Hauntings prevail in area sites
The month of October conjures up images of ghosts, goblins, trick or treaters and everything spooky.
Whether it’s a scary movie or a shadow in the corner that makes one jump, it’s fun to get a little unnerved at this time of year.
Those who really want to get in the “spirit” of Halloween, may want to take a road trip and visit places where reported hauntings have occurred in and around the Bartlesville area.
Coleman Theater, Miami, Okla.
One of the top tourist attractions in Miami, Okla., the Coleman Theater offers year-round entertainment, building tours and holiday celebrations.
According to Richard Southall’s “Haunted Route 66,” three ghosts haunt the theater.
One of the ghosts is of Mr. Roberts, who worked as a projectionist till he died. Tour goers sometimes smell bay rum cologne, his signature scent.
Another ghost reportedly hangs out in the basement, that legend says used to be a crematorium for a mortuary. There have been times that the room was extremely hot, though no source of the heat could be found. Also, a person whistling is sometimes heard.
The dressing rooms next to the main stage also are reported to be a hot spot for ghostly activity. People say they have seen apparitions of theater guests getting ready to go on stage. Also, electronic devices such as cell phones and cameras tend to lose all power.
Belvidere Mansion, Claremore
Another ghostly mansion, The Belvidere, in Claremore, was commissioned by wealthy investor John Blayless in 1902. It took five years to complete and Blayless died before it was finished. His wife Mary took on the task and then in 1907, moved in with her seven children, living there for 12 years, according to Richard Southall’s “Haunted Route 66.”
The home was sold and converted into apartments in the 1930s until the 1960s when it fell into disrepair. The Rogers County Historical Society now owns the building and takes care of it.
Stories of ghosts include seeing John Blayless and his wife. Also misty forms have been photographed, according to Southall’s book, and throughout the mansion, sounds of children laughing can be heard.
People also report cold spots and feelings of being watched. Still others say a woman crying can be heard, possibly a woman who reportedly killed herself while living in the apartments in the 1940s. Some report seeing an apparition of a “woman holding her face in her hands, crying.”
Frank and Lola’s, Bartlesville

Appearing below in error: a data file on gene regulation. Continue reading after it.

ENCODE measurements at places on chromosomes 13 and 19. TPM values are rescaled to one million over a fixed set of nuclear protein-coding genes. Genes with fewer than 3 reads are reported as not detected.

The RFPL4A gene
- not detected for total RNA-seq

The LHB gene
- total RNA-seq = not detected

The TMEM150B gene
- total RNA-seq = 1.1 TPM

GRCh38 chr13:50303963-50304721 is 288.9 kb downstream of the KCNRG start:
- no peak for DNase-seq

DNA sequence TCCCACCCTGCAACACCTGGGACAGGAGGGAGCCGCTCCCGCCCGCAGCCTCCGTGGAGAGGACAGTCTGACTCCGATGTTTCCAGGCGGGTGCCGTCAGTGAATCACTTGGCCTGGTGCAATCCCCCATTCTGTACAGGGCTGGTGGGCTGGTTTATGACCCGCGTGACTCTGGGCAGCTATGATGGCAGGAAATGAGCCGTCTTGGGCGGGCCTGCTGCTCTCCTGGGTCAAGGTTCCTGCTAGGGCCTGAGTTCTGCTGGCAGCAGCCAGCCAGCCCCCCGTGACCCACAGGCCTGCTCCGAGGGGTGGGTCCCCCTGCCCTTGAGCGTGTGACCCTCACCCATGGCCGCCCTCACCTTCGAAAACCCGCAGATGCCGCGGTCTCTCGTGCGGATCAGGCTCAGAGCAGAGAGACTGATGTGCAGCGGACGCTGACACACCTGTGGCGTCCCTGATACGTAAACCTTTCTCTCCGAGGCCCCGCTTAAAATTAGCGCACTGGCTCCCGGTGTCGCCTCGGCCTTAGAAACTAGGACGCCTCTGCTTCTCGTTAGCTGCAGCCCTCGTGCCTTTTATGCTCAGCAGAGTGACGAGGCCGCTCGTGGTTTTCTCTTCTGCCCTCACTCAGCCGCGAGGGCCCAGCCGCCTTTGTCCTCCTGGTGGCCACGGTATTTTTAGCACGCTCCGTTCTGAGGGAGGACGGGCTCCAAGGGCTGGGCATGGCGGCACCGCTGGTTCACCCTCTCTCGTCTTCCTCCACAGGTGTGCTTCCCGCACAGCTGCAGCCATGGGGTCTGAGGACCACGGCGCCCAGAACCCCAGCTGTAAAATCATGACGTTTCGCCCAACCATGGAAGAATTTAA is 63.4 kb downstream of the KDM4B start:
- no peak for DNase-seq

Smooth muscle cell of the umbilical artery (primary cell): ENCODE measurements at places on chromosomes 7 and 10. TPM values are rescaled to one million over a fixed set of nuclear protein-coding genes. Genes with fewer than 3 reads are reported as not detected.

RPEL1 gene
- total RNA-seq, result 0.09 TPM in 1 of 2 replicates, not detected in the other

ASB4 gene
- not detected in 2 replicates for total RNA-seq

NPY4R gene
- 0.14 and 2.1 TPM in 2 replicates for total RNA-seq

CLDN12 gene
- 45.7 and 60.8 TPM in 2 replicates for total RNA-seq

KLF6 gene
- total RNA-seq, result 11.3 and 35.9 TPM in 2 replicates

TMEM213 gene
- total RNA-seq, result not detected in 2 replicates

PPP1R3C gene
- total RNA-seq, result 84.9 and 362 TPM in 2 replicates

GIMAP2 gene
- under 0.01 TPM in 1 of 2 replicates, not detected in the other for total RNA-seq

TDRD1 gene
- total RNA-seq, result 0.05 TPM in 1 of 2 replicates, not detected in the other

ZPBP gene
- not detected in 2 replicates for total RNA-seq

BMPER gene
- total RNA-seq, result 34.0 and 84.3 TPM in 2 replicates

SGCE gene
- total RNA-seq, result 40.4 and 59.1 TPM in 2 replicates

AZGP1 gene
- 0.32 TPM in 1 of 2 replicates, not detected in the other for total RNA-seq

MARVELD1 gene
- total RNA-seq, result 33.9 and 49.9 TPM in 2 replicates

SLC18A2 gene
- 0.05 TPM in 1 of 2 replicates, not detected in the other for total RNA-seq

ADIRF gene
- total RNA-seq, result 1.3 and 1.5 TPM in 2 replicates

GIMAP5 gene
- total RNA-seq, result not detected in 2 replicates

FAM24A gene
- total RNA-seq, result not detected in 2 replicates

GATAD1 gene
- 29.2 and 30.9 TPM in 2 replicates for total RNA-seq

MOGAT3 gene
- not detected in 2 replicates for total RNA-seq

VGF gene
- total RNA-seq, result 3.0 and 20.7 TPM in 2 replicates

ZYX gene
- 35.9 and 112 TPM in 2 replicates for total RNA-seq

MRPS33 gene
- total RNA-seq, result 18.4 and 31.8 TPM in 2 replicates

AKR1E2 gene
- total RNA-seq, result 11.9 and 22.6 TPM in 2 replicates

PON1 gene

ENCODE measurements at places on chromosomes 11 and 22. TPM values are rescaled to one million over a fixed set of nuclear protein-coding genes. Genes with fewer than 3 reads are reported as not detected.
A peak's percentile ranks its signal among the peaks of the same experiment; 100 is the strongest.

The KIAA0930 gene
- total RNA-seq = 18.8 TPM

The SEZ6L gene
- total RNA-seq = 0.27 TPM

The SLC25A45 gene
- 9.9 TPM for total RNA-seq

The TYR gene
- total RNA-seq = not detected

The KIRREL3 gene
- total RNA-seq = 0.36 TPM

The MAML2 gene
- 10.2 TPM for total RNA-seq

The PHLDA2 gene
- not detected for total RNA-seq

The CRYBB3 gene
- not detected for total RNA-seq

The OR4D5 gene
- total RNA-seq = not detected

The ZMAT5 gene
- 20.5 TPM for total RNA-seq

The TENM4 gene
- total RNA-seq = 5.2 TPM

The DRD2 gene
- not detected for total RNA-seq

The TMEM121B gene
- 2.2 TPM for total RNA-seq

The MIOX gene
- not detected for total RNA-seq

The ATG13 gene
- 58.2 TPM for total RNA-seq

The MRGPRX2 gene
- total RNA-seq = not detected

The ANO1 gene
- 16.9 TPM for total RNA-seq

According to “Haunted Bartlesville, Oklahoma,” by Rita Cook, Frank and Lola’s restaurant, located in the former Buford and Sons building, is possibly haunted by the ghost of a prostitute, Estelle, who worked from the basement back in the rough and tumble days of outlaws and thieves. Apparently, Estelle murdered one of her clients, but she is believed to be the ghost.
Strange noises have been heard such as doors banging, and the owner of the restaurant, as well as a bartender, believe they saw a person out of the corner of their eyes, but upon turning to look, no one was there. A couple of years ago, a cook at the restaurant reported he saw a person, in the shape of a shadowy figure smoking a cigarette. Suddenly, it disappeared.
The Solo Club, Bartlesville
Also in the book, “Haunted Bartlesville, Oklahoma,” are some interesting stories shared about the Solo Club, a longtime bar in downtown Bartlesville. Cook says that a former employee tells of a couple experiences while working in the bar. On one occasion, she was closing up about 3 a.m. and turned out the lights. At the end of the bar there appeared to be someone standing there. She turned back around for a second look, and the apparition was gone. But then a brisk, cold wind blew through the bar.
She also said one night she saw an ice bucket flying through the air and around a corner before hitting the floor.
The Brown Mansion, Coffeyville, Kan.
The Brown Mansion was home to W.P. and Nancy Brown, who married in 1885, according to brownmansion.com. The mansion was completed in 1906.
The two had five children, but two sons died at birth — Willie died in 1898 at the age of 4 from pneumonia; Donald, the only child who lived in the mansion, died in 1911 at age 11 from complications of diabetes. Their only daughter Violet, born in 1887, survived to adulthood and married at 19.
According to Richard Southall’s “Haunted Route 66,” Violet inherited the mansion in 1970 and sold it to the local historical society.
Several ghosts are presumed to haunt the mansion and paranormal investigations and ghost tours are regular events.
Violet is said to be seen dancing in the ballroom while Nancy Brown is purported to be seen crying for her lost sons. W.P. Brown, who smoked a pipe, is said to still inhabit the mansion, the pipe odor a telltale sign. The son Donald reportedly skips through the mansion, humming a tune, and Charlie, the butler, it is said, can be seen sitting in his room or on hand to greet a guest.
Constantine Theater, Pawhuska
According to travelok.com, the Constantine Theater in Pawhuska has a resident spirit that haunts the balcony.
Constantine visitors say the ghost is a young woman clothed in a button-down dress, possibly the daughter of George Constantine.
Cain’s Ballroom, Tulsa
Cain’s Ballroom has long been the recipient of ghostly tales. Located in downtown Tulsa, Cain’s ballroom is supposedly visited by the spirit of Bob Wills, where he and the Texas Playboys were regular performers.
“He is joined by a woman known only as the lady in red. Both employees and visitors have reported seeing, hearing and feeling the presence of this mysterious woman,” reports travelok.com.